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Economics Final Exam
Terms in this set (81)
Law of Supply
As a price increases the quantity of the good provided increases, as the price of a good decreases, the number provided decreases.
Law of Demand
Consumers buy more of a good when its price decreases and less when its price increases.
A situation in which quantity supplied is greater than quantity demanded
A situation in which quantity demanded is greater than quantity supplied
a situation in which the market price has reached the level at which quaniity supplied equals quanity demmanded
A market structure in which a large number of firms all produce the same product. The market situation in which there are many sellers in a market and no seller is large enough to dictate the price of a product
A market situation in which a small number of sellers constitutes the entire industry. It is competition among the few.
..., A firm that is the sole seller of a product without close substitutes
..., A national banking system, established in 1913, that controls the U.S. money supply and the availability of credit in the country.
chairman of the Federal Reserve
taxes & government spending
Open market operations, discount rate, reserve requirements
A business owned and managed by a single individual
A business in which two or more people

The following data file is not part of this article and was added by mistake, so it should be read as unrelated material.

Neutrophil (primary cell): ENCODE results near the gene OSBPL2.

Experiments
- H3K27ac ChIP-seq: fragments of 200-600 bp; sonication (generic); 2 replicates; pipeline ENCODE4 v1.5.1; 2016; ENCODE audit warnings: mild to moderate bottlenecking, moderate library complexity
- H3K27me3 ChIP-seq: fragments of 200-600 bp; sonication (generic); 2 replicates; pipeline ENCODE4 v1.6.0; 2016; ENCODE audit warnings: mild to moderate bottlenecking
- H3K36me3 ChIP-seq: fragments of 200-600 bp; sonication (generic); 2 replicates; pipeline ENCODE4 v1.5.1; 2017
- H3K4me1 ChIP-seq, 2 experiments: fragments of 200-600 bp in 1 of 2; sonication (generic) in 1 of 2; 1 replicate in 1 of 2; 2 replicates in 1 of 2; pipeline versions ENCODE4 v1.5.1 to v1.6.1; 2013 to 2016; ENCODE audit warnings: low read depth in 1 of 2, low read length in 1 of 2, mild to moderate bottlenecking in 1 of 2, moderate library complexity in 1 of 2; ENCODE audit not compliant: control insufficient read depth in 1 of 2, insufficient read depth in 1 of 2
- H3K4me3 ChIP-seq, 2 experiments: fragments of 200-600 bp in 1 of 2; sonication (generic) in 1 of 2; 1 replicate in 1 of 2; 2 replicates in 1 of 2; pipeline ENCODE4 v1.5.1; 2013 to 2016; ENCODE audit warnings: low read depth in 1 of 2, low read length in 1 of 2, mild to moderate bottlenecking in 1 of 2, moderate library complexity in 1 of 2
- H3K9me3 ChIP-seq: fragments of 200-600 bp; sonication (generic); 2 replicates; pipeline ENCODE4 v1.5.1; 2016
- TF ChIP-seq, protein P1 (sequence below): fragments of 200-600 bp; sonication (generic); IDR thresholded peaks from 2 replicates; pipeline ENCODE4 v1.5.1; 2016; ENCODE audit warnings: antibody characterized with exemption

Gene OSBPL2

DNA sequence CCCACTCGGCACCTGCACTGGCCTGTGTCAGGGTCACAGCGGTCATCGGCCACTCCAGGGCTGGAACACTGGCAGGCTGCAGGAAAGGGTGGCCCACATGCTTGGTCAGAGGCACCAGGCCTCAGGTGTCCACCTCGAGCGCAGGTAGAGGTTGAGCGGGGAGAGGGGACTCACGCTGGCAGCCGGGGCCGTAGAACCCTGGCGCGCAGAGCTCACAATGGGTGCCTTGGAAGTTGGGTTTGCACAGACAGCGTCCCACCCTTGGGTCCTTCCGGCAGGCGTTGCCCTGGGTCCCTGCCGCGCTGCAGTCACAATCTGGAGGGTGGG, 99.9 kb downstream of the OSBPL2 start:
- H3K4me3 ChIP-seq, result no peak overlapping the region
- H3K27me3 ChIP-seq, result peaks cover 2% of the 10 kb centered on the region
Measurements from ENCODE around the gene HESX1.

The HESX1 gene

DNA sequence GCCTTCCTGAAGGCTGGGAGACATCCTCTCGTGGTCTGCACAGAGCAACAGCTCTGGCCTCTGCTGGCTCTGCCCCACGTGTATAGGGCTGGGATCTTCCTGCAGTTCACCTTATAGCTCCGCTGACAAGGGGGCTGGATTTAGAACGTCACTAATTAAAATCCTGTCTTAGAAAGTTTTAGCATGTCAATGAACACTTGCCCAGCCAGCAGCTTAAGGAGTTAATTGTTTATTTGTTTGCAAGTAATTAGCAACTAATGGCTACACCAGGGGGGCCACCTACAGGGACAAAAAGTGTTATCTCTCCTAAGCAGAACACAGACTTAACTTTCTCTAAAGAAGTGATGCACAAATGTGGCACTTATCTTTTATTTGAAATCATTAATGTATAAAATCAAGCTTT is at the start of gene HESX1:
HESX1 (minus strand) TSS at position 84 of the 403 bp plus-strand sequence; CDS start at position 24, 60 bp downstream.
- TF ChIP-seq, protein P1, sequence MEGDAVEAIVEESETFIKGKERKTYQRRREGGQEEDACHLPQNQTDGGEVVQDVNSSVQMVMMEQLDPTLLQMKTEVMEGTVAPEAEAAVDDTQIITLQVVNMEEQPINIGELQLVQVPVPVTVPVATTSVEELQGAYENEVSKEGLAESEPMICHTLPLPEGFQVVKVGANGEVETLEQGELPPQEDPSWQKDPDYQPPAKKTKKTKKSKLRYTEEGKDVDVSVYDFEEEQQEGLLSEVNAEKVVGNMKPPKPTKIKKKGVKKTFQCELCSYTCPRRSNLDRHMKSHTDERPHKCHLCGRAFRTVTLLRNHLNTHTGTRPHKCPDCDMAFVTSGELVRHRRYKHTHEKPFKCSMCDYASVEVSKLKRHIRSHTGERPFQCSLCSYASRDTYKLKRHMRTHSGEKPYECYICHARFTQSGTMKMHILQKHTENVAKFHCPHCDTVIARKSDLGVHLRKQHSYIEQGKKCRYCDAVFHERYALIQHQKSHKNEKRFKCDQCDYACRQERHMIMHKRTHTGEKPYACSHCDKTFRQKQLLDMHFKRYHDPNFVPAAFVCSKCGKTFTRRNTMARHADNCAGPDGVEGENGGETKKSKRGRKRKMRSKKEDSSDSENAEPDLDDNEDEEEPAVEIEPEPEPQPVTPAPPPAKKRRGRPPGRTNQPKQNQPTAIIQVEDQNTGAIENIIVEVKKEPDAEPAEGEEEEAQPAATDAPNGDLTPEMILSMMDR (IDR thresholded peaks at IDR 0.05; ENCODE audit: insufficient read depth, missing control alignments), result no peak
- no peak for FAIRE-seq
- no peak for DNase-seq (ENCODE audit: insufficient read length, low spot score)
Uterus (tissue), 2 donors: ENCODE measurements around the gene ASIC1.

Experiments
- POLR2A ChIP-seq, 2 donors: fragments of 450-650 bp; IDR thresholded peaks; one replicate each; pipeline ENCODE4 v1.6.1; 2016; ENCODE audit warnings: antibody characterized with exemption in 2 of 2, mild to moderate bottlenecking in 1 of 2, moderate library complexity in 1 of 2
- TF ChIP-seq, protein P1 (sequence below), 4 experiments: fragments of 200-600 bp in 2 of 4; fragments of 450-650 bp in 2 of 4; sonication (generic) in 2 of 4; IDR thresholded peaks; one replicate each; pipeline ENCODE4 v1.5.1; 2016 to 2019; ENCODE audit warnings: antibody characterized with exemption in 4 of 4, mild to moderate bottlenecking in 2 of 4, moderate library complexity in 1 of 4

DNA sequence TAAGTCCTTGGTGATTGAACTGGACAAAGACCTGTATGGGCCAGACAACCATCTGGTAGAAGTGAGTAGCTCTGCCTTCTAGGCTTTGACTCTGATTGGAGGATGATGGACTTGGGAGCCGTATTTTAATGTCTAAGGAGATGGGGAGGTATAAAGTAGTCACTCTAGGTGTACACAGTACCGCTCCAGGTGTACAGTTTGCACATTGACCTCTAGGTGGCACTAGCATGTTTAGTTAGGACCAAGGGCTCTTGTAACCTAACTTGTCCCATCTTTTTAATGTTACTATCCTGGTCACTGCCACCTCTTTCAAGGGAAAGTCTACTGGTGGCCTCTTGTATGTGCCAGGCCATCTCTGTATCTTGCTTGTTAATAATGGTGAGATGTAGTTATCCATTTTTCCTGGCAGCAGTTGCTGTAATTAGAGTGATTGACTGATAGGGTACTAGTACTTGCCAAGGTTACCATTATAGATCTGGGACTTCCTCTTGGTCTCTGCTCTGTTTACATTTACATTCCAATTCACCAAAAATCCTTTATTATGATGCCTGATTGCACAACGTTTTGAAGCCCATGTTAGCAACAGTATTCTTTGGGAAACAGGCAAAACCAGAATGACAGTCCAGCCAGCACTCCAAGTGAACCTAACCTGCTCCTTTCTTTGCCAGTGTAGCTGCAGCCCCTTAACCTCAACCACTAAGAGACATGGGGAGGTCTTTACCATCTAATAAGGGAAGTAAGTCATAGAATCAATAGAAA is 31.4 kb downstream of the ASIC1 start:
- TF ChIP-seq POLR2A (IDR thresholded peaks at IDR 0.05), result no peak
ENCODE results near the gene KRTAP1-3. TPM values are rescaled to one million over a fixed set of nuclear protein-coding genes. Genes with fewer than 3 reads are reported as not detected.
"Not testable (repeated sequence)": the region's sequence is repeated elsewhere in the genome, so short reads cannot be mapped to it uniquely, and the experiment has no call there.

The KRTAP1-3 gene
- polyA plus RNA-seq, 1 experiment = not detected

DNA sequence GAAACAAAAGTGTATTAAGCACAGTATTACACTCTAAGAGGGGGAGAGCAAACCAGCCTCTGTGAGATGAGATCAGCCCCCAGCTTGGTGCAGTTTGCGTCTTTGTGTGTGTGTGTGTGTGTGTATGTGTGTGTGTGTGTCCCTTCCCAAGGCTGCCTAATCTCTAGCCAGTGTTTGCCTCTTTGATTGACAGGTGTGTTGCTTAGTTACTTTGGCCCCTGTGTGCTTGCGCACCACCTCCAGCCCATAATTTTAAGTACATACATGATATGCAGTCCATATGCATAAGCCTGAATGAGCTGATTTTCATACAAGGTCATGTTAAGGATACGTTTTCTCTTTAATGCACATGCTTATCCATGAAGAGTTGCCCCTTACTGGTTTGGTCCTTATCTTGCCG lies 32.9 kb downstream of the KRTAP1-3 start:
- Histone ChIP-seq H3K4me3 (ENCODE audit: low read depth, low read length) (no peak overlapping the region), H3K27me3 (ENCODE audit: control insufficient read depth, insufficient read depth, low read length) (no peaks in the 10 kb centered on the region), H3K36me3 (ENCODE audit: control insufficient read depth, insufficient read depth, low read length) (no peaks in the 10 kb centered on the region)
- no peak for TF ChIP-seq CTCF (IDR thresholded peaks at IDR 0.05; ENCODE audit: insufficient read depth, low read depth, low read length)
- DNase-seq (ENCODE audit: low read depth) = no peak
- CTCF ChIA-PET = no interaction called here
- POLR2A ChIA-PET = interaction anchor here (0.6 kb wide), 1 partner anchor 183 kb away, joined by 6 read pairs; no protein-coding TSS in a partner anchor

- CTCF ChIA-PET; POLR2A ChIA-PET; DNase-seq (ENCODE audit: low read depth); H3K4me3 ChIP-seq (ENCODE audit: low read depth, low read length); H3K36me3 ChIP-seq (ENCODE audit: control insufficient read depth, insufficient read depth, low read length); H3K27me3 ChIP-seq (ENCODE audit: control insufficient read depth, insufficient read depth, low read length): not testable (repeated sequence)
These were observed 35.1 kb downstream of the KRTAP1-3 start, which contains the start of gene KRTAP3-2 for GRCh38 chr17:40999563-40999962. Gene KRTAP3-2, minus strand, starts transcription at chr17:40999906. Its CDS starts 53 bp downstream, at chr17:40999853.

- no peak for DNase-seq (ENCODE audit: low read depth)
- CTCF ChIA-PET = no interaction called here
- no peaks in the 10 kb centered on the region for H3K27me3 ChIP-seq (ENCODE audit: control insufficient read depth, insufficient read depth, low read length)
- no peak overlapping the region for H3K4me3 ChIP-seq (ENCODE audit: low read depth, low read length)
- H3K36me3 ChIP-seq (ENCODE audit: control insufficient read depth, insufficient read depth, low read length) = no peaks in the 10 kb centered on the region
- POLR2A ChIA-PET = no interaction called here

A business owned by stockholders who share in its profits but are not personally responsible for its debts
Diminishing Marginal Utility
..., As the quantity of a good consumed increases the extra satisfaction gained decreases
Factors of Production
Land, labor, capital, & entrepreneurship
Expansionary Monetary Policy
Federal Reserve system actions to increase the money supply, lower interest rates, and expand real GDP
Contractionary Monetary Policy
The Federal Reserve's adjusting the money supply to increase interest rates to reduce inflation
Expansionary Fiscal Policy
An increase in government purchases of goods and services, a decrease in net taxes, or some combination of the two for the purpose of increasing demand and expanding real output
Contractionary Fisical Policy
A restriction on demand pull inflation, a decrease in goverment spending or increase in taxes to reduce demand pull inflation
A distribution to corporate shareholders of corporate profits
A type of unemployment caused by workers voluntarily changing jobs and by temporary layoffs; unemployed workers between jobs.
Mismatch between the skills of workers and job requirements
Unemployment that rises during economic downturns and falls when the economy improves
Is the study of how people use their limited resources to satisfy their unlimited wants
A document granting an inventor sole rights to an invention
Gross Domestic Product
The total dollar value of all finished goods and services produced in a country during a given year; C + I + G + F...consumption + business investments + government spending + net exports
Giving up one thing in return for another in the decision-making process.
Combination of two or more companies into a single firm
A certificate issued by a government or private company which promises to pay back with interest the money borrowed from the buyer of the certificate; loans
money used by a company to purchase a variety of stocks, bonds or money market instruments. Provides diversification and professional management for investors.